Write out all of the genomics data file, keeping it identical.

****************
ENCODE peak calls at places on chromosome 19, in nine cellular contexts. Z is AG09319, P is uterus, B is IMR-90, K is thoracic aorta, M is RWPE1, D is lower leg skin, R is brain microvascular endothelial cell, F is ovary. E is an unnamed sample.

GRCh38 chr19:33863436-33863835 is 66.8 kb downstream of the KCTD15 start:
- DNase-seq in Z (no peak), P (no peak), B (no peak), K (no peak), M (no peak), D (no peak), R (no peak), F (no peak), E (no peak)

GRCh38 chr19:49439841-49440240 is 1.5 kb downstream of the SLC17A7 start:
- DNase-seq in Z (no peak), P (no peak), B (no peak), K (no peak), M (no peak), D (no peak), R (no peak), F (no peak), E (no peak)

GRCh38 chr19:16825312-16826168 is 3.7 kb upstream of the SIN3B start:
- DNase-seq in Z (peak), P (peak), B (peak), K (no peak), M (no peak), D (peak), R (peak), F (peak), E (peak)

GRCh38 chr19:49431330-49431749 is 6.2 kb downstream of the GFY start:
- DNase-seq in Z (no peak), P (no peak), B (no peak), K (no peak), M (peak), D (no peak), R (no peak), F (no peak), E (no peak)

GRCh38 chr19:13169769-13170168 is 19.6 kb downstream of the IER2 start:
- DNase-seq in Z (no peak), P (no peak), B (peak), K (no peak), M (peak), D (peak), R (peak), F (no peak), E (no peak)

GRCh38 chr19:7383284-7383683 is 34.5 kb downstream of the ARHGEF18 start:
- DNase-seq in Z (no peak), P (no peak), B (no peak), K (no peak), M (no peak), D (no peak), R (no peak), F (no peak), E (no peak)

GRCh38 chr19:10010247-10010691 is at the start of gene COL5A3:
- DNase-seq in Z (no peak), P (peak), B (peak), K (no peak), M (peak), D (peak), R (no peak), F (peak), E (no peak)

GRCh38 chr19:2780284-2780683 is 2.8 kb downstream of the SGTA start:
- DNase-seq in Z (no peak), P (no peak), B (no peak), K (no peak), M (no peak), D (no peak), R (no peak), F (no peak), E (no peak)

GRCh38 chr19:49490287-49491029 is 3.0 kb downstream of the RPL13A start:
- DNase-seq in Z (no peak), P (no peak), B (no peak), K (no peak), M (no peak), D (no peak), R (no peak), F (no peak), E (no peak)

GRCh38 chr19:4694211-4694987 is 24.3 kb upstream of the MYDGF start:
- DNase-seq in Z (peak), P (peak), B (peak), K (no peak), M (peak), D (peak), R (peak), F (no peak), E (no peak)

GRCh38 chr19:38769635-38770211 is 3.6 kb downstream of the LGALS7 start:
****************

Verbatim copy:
ENCODE peak calls at places on chromosome 19, in nine cellular contexts. Z is AG09319, P is uterus, B is IMR-90, K is thoracic aorta, M is RWPE1, D is lower leg skin, R is brain microvascular endothelial cell, F is ovary. E is an unnamed sample.

GRCh38 chr19:33863436-33863835 is 66.8 kb downstream of the KCTD15 start:
- DNase-seq in Z (no peak), P (no peak), B (no peak), K (no peak), M (no peak), D (no peak), R (no peak), F (no peak), E (no peak)

GRCh38 chr19:49439841-49440240 is 1.5 kb downstream of the SLC17A7 start:
- DNase-seq in Z (no peak), P (no peak), B (no peak), K (no peak), M (no peak), D (no peak), R (no peak), F (no peak), E (no peak)

GRCh38 chr19:16825312-16826168 is 3.7 kb upstream of the SIN3B start:
- DNase-seq in Z (peak), P (peak), B (peak), K (no peak), M (no peak), D (peak), R (peak), F (peak), E (peak)

GRCh38 chr19:49431330-49431749 is 6.2 kb downstream of the GFY start:
- DNase-seq in Z (no peak), P (no peak), B (no peak), K (no peak), M (peak), D (no peak), R (no peak), F (no peak), E (no peak)

GRCh38 chr19:13169769-13170168 is 19.6 kb downstream of the IER2 start:
- DNase-seq in Z (no peak), P (no peak), B (peak), K (no peak), M (peak), D (peak), R (peak), F (no peak), E (no peak)

GRCh38 chr19:7383284-7383683 is 34.5 kb downstream of the ARHGEF18 start:
- DNase-seq in Z (no peak), P (no peak), B (no peak), K (no peak), M (no peak), D (no peak), R (no peak), F (no peak), E (no peak)

GRCh38 chr19:10010247-10010691 is at the start of gene COL5A3:
- DNase-seq in Z (no peak), P (peak), B (peak), K (no peak), M (peak), D (peak), R (no peak), F (peak), E (no peak)

GRCh38 chr19:2780284-2780683 is 2.8 kb downstream of the SGTA start:
- DNase-seq in Z (no peak), P (no peak), B (no peak), K (no peak), M (no peak), D (no peak), R (no peak), F (no peak), E (no peak)

GRCh38 chr19:49490287-49491029 is 3.0 kb downstream of the RPL13A start:
- DNase-seq in Z (no peak), P (no peak), B (no peak), K (no peak), M (no peak), D (no peak), R (no peak), F (no peak), E (no peak)

GRCh38 chr19:4694211-4694987 is 24.3 kb upstream of the MYDGF start:
- DNase-seq in Z (peak), P (peak), B (peak), K (no peak), M (peak), D (peak), R (peak), F (no peak), E (no peak)

GRCh38 chr19:38769635-38770211 is 3.6 kb downstream of the LGALS7 start: